Cover Story: Critical Shortage

Area film critics are a dying breed

 
Weta Digital LTD


King Kong don't need no stinking critics.



After rampaging New York City in at least three movies, the giant ape King Kong needs no introductions — much less a critic's recommendation — to convince people that he's worthy of big-screen treatment.

The film critic — whether he's full of praise, derision or lukewarm complacency on director Peter Jackson's plush monster movie remake — is lost among the paid ads and the millions of King Kong cereal boxes, Volkswagen car ads and Toshiba television promotions. It's hard for anyone to be heard above the hubbub.

King Kong is bigger than any movie review, a blockbuster people around the globe have heard about and already decided they want to see no matter what any critic says. (You know a movie is huge when its $66.2 million opening-week earnings are considered a letdown.)

Kong follows in the footsteps of a teenage Harry Potter and a talking lion in The Chronicles of Narnia, recent films that play well to the largest possible audiences and are the best example of Hollywood's fierce commitment to the blockbuster. Following close behind Kong in 2006 are The Da Vinci Code, Casino Royale, Spider-Man 3 and Superman Returns — all equal to Kong's stature and none of them needing critical praise to get the word out or describe their plots.

There's little room for little films anymore, films with limited appeal. There also seems to be less need for critics.

The Cincinnati Enquirer did away with its local film critic a few months go, opting for syndicated movie reviews from wire services, as did The Dayton Daily News.

The Enquirer's decision is part of a staffing policy to emphasize entertainment stories according to Enquirer Arts and Entertainment Editor Pamela Fisher, and Dayton's decision looks to be part of budget cutbacks.

Many of the daily newspapers that have retained critics are cutting back on their space. The argument is that nobody likes a complainer, no matter how well-spoken he or she might be.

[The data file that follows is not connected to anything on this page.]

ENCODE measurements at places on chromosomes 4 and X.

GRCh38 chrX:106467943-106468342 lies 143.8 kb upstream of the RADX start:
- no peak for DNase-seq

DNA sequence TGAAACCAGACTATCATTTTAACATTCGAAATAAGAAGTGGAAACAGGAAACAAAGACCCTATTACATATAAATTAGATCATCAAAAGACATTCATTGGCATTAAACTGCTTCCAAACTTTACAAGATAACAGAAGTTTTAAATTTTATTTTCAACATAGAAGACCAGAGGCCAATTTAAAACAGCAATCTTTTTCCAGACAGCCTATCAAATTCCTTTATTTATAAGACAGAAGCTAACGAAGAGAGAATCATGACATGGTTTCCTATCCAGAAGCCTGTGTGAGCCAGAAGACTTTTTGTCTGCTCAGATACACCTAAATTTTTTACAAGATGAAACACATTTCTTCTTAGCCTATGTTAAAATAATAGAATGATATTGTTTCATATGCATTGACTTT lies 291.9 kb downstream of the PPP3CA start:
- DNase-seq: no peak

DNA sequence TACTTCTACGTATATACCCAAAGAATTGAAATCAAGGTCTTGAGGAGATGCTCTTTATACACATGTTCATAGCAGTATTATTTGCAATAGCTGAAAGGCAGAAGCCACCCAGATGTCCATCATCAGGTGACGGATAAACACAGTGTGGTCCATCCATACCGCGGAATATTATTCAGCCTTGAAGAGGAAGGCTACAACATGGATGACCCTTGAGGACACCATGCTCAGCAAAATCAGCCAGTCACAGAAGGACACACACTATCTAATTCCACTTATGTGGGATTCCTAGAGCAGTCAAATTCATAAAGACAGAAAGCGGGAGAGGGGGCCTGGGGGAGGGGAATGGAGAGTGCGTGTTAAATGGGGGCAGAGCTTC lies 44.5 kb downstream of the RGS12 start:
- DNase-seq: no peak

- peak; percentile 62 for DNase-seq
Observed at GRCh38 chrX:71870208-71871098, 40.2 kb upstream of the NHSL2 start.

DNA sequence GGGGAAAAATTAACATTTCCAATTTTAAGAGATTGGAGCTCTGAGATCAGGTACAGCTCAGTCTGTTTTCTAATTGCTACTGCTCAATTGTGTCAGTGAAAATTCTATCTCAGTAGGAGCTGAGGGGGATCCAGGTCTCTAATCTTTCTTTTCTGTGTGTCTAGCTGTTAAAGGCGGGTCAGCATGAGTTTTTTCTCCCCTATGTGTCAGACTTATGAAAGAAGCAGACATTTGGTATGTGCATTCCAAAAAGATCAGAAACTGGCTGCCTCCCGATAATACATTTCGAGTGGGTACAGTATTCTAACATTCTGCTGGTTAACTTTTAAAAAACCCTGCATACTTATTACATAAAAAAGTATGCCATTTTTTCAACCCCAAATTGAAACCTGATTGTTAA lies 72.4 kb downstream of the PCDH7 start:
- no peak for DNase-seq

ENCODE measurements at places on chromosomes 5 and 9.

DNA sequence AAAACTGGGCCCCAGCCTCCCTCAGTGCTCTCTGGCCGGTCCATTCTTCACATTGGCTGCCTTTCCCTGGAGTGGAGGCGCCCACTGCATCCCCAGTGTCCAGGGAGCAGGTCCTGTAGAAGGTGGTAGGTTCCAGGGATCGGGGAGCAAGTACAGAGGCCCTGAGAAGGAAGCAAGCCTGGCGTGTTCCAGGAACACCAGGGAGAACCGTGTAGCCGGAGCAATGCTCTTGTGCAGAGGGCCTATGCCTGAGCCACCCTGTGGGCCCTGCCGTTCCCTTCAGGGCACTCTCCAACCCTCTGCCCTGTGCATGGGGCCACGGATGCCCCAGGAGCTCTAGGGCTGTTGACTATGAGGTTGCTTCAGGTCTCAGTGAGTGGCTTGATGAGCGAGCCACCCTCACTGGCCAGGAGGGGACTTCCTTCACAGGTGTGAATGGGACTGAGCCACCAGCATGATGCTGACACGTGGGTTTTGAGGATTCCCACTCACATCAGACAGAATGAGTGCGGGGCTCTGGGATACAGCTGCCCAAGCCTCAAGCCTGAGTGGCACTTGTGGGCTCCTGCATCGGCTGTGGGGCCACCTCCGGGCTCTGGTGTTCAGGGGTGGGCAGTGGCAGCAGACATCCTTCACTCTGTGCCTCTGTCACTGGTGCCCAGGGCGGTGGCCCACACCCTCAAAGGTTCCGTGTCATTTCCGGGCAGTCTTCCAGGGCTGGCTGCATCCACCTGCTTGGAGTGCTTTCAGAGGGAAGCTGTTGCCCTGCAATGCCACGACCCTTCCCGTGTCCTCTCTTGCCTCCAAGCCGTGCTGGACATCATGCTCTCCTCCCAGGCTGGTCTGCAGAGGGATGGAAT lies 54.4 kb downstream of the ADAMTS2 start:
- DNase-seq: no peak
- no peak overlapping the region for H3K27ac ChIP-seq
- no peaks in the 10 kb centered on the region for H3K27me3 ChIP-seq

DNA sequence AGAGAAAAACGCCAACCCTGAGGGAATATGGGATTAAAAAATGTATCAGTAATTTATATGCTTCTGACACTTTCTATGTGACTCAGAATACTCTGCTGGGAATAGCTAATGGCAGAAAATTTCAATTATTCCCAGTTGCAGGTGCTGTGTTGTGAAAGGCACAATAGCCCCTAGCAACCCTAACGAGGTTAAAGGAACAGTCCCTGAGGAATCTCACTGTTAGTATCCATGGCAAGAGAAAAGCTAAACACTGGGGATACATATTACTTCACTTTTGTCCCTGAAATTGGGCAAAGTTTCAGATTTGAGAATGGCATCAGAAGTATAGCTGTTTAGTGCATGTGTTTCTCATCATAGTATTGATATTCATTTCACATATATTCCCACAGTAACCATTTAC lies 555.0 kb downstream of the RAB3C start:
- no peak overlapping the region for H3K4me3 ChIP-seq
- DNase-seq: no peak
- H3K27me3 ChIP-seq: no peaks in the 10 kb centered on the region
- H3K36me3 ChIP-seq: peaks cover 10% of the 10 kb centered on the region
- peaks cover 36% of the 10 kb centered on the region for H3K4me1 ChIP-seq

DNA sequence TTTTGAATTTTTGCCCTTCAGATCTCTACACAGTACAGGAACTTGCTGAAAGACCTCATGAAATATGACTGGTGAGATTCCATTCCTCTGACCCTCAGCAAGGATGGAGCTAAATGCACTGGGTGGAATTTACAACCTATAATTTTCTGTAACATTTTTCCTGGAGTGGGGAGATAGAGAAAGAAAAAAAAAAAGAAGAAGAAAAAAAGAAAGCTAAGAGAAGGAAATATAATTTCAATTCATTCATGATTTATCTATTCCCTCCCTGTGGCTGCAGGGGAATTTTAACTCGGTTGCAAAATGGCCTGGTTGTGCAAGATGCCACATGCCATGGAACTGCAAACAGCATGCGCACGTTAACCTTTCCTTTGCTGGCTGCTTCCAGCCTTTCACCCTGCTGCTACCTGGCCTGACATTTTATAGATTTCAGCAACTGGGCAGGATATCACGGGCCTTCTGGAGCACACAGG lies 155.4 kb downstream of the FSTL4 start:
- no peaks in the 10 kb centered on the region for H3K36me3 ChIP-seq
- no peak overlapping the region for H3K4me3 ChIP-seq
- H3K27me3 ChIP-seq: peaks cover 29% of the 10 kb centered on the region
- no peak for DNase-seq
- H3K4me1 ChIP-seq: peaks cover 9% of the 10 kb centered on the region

Another argument is this: If the majority of newspaper readers primarily care about King Kong and all the other supersized movies they see on TV, perhaps the critic is becoming the entertainment industry equivalent of the movie theater organ player. A critic is just not as important as he or she used to be — there are better ways to deliver the message.

Feelings of neediness come from those rare, small films, the ones tagged as "art house," "specialty" and "independent." There are still films produced without celebrity casts, elaborate computer effects and mainstream plots tailored to appeal to the largest possible audiences.

Kong might be the film on everyone's cereal box, but it's Brokeback Mountain, a western about two young cowboys who conceal their love affair in 1960s Wyoming, that's collecting all the year-end accolades. Veteran director Ang Lee's intimate and quiet love story is a film that needs critical reviews to boost its profile above the "gay cowboy movie" sound byte.

Brokeback Mountain is a bold, unashamed critics movie, one that relies on advocacy and praise to get people into theaters more than promotional merchandise and TV talk-show appearances. The dilemma for Lee and his young cast — Heath Ledger, Jake Gyllenhaal, Michelle Williams and Anne Hathaway — is trying to build support for a critics' darling when there are fewer critics around to spread the word.

The child inside the critic gets excited over Kong, Harry Potter, Narnia and any other well-made adventure movie. The films that make critics love their jobs — Capote; Good Night, and Good Luck; The Squid and the Whale; The Constant Gardener — are the ones they have to defend and explain.

A critic defending and explaining his love for Terrence Malick's almost silent Jamestown settlement drama The New World and Wong Kar-wai's time travel love story 2046 explains why he'd rather spend time watching those movies instead of King Kong — although I think I'd enjoy Kong a lot more if I walked into the cinema an hour after the film started.

Studio economics are changing. They're making fewer movies, and they're focused on big event pictures and creating partnerships to support these movies and the sizable marketing costs involved.

Monster-sized movies like Kong determine their own destiny, but a film like Brokeback needs help. That's what film critics do and will continue do, advocating worthy movies and trying to persuade people to seek them out, even if no one else is paying attention. ©

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